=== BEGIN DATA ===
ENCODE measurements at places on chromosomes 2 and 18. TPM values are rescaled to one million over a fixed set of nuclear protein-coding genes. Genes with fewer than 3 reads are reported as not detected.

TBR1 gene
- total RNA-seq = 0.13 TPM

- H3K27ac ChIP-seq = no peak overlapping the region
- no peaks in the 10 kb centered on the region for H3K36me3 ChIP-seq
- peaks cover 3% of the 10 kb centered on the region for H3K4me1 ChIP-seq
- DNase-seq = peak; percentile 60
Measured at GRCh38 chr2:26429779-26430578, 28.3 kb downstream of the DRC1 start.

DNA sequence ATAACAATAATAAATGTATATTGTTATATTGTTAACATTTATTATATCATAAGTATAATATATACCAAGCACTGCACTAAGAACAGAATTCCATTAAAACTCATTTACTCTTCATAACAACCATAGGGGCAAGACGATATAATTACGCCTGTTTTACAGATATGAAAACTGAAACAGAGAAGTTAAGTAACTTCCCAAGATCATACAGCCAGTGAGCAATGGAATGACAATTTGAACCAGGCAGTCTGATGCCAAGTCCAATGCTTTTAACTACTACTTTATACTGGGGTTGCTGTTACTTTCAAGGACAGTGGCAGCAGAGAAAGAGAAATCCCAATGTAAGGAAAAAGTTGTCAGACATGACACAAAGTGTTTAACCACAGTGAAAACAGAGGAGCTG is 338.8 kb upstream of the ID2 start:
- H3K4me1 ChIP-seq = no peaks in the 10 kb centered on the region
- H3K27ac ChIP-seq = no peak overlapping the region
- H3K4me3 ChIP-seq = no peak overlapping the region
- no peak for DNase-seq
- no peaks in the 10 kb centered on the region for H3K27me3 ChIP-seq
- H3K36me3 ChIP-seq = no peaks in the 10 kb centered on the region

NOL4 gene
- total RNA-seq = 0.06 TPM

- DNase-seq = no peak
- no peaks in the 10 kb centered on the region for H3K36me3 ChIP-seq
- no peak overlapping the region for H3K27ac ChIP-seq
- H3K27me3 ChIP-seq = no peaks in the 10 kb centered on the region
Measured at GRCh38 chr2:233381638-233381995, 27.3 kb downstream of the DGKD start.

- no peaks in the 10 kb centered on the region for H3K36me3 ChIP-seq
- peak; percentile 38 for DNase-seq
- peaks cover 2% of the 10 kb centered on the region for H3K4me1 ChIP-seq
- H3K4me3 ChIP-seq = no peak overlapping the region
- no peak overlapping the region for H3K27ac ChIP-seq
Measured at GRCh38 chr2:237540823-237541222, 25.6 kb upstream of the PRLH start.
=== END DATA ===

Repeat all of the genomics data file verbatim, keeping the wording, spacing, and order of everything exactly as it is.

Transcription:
ENCODE measurements at places on chromosomes 2 and 18. TPM values are rescaled to one million over a fixed set of nuclear protein-coding genes. Genes with fewer than 3 reads are reported as not detected.

TBR1 gene
- total RNA-seq = 0.13 TPM

- H3K27ac ChIP-seq = no peak overlapping the region
- no peaks in the 10 kb centered on the region for H3K36me3 ChIP-seq
- peaks cover 3% of the 10 kb centered on the region for H3K4me1 ChIP-seq
- DNase-seq = peak; percentile 60
Measured at GRCh38 chr2:26429779-26430578, 28.3 kb downstream of the DRC1 start.

DNA sequence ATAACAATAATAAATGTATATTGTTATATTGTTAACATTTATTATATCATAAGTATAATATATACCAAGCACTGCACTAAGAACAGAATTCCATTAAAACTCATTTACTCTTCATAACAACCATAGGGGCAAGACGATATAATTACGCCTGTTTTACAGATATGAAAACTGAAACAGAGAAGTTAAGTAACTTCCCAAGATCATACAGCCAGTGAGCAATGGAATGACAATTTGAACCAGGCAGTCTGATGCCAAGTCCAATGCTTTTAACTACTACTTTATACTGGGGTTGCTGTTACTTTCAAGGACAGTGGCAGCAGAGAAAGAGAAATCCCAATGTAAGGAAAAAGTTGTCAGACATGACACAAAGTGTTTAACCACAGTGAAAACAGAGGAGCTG is 338.8 kb upstream of the ID2 start:
- H3K4me1 ChIP-seq = no peaks in the 10 kb centered on the region
- H3K27ac ChIP-seq = no peak overlapping the region
- H3K4me3 ChIP-seq = no peak overlapping the region
- no peak for DNase-seq
- no peaks in the 10 kb centered on the region for H3K27me3 ChIP-seq
- H3K36me3 ChIP-seq = no peaks in the 10 kb centered on the region

NOL4 gene
- total RNA-seq = 0.06 TPM

- DNase-seq = no peak
- no peaks in the 10 kb centered on the region for H3K36me3 ChIP-seq
- no peak overlapping the region for H3K27ac ChIP-seq
- H3K27me3 ChIP-seq = no peaks in the 10 kb centered on the region
Measured at GRCh38 chr2:233381638-233381995, 27.3 kb downstream of the DGKD start.

- no peaks in the 10 kb centered on the region for H3K36me3 ChIP-seq
- peak; percentile 38 for DNase-seq
- peaks cover 2% of the 10 kb centered on the region for H3K4me1 ChIP-seq
- H3K4me3 ChIP-seq = no peak overlapping the region
- no peak overlapping the region for H3K27ac ChIP-seq
Measured at GRCh38 chr2:237540823-237541222, 25.6 kb upstream of the PRLH start.